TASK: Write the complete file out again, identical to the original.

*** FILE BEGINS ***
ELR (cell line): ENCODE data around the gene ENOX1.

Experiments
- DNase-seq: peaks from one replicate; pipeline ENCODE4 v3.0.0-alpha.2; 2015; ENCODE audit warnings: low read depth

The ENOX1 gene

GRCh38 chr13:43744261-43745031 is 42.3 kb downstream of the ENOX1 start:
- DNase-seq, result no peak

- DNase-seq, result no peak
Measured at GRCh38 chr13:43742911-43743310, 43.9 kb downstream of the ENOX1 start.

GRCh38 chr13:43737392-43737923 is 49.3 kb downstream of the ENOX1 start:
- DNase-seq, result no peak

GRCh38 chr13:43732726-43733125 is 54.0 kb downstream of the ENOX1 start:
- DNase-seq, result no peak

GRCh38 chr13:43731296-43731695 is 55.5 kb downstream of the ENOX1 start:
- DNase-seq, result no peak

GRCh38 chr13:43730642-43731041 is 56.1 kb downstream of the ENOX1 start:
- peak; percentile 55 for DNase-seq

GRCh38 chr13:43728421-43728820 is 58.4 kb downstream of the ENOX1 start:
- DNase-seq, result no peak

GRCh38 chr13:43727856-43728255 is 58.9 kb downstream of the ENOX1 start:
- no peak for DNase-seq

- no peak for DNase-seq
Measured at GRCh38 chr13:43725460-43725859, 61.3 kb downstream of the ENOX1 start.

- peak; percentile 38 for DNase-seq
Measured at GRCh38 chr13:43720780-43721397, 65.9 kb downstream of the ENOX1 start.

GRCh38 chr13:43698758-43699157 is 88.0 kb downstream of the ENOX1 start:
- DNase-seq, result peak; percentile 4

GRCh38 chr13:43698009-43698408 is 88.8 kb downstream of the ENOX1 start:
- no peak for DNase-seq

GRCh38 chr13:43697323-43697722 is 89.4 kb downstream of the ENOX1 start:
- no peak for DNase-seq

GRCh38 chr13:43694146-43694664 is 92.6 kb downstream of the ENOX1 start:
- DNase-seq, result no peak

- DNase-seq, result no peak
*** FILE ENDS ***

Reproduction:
ELR (cell line): ENCODE data around the gene ENOX1.

Experiments
- DNase-seq: peaks from one replicate; pipeline ENCODE4 v3.0.0-alpha.2; 2015; ENCODE audit warnings: low read depth

The ENOX1 gene

GRCh38 chr13:43744261-43745031 is 42.3 kb downstream of the ENOX1 start:
- DNase-seq, result no peak

- DNase-seq, result no peak
Measured at GRCh38 chr13:43742911-43743310, 43.9 kb downstream of the ENOX1 start.

GRCh38 chr13:43737392-43737923 is 49.3 kb downstream of the ENOX1 start:
- DNase-seq, result no peak

GRCh38 chr13:43732726-43733125 is 54.0 kb downstream of the ENOX1 start:
- DNase-seq, result no peak

GRCh38 chr13:43731296-43731695 is 55.5 kb downstream of the ENOX1 start:
- DNase-seq, result no peak

GRCh38 chr13:43730642-43731041 is 56.1 kb downstream of the ENOX1 start:
- peak; percentile 55 for DNase-seq

GRCh38 chr13:43728421-43728820 is 58.4 kb downstream of the ENOX1 start:
- DNase-seq, result no peak

GRCh38 chr13:43727856-43728255 is 58.9 kb downstream of the ENOX1 start:
- no peak for DNase-seq

- no peak for DNase-seq
Measured at GRCh38 chr13:43725460-43725859, 61.3 kb downstream of the ENOX1 start.

- peak; percentile 38 for DNase-seq
Measured at GRCh38 chr13:43720780-43721397, 65.9 kb downstream of the ENOX1 start.

GRCh38 chr13:43698758-43699157 is 88.0 kb downstream of the ENOX1 start:
- DNase-seq, result peak; percentile 4

GRCh38 chr13:43698009-43698408 is 88.8 kb downstream of the ENOX1 start:
- no peak for DNase-seq

GRCh38 chr13:43697323-43697722 is 89.4 kb downstream of the ENOX1 start:
- no peak for DNase-seq

GRCh38 chr13:43694146-43694664 is 92.6 kb downstream of the ENOX1 start:
- DNase-seq, result no peak

- DNase-seq, result no peak